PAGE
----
Springfield councilors receive update on DOJ agreement, police commission
The Springfield City Council on Tuesday night held another meeting related to policing. For about an hour, it received updates on how the city’s police department is working to abide by a consent decree with federal authorities. It also heard from the chair of the police commission, who said the panel needs more resources.
Last year, the city and the federal Department of Justice entered into an agreement over policing reform. That was the result of a scathing 2020 report, alleging officers of the former narcotics unit used excessive force against suspects.
Police Commissioner Cheryl Clapprood said her department is making progress in implementing new policies and has created a new unit within the Springfield police to help do so. Clapprood said the department has been keeping up with deadlines to roll out new procedures.
“We’re all onboard with this, we’re all focused on getting this done and doing what’s needed,” Clapprood said. “We have been ahead of every deadline, we have not missed a deadline, the policies they’ve called for they have gotten on time.”
One of the changes involves use of force. Clapprood said a new panel of officers will review anytime force is used by an officer and whether the actions followed departmental policy. She also said the city has invested in new software that would make it easier to track such cases.
As for the police commission, which was reinstituted last year after a legal battle between the city council and Mayor Domenic Sarno, its chair, Norman Roldan renewed a call for more resources. He said the panel still doesn’t have a budget but didn’t offer many specifics about what a spending plan would look like.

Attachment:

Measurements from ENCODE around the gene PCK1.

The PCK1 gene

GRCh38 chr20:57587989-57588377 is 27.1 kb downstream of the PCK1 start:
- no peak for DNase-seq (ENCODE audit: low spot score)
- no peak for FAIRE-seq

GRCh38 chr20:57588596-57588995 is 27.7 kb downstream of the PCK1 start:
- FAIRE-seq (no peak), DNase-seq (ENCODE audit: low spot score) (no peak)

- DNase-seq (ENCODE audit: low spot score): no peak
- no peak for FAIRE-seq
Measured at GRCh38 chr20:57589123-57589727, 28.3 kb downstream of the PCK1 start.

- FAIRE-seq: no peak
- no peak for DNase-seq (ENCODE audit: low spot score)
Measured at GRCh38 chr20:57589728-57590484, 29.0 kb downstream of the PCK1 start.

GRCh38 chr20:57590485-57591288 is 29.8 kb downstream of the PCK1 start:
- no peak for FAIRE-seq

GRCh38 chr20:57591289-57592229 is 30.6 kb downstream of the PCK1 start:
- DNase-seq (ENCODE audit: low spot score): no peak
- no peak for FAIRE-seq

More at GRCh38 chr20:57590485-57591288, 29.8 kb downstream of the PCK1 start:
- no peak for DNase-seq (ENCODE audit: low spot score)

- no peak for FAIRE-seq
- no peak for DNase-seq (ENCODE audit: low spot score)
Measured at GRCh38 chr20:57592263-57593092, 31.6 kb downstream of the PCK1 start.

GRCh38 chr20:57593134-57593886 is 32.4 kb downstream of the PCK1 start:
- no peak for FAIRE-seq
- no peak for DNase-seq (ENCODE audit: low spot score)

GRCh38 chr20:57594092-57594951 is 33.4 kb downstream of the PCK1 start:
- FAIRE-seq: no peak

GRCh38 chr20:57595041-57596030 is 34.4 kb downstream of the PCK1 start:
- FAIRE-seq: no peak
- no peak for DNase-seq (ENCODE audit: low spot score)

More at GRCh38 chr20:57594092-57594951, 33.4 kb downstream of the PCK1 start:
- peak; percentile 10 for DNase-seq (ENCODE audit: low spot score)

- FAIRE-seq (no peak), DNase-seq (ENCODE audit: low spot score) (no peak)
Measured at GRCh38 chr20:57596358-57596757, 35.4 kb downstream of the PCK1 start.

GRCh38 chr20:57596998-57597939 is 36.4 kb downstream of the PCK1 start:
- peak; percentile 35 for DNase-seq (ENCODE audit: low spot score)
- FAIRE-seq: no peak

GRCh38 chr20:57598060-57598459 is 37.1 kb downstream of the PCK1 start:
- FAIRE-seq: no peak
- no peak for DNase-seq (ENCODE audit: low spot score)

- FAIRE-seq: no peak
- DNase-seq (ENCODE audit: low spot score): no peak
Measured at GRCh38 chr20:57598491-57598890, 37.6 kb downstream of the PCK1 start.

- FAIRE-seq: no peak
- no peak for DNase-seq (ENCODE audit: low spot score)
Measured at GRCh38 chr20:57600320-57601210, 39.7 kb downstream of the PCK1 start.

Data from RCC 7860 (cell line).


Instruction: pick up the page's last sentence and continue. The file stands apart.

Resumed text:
“I just don’t want to come today and tell you ‘Yes, I need a budget, this is what I need,’” Roldan said. “I prefer going back and getting the information and coming back. But we don’t have a budget, we need a budget.”
City Solicitor John Payne, who has been the point person in Mayor Sarno’s administration for the commission’s rollout, did not address Roldan’s concerns during the meeting. Councilor Lavar Click-Bruce said he'd work to set up a meeting with the Mayor Domenic Sarno's administration to try to alleviate the situation.
Roldan also said commissioners need cell phones in order to make it easier for the public to reach them, although complaints about alleged police officer misconduct would still need to be submitted to the department first for investigation.
He also told the council the commission continues to work with the department of justice to craft a manual to help guide the panel and frame how it should go about its work.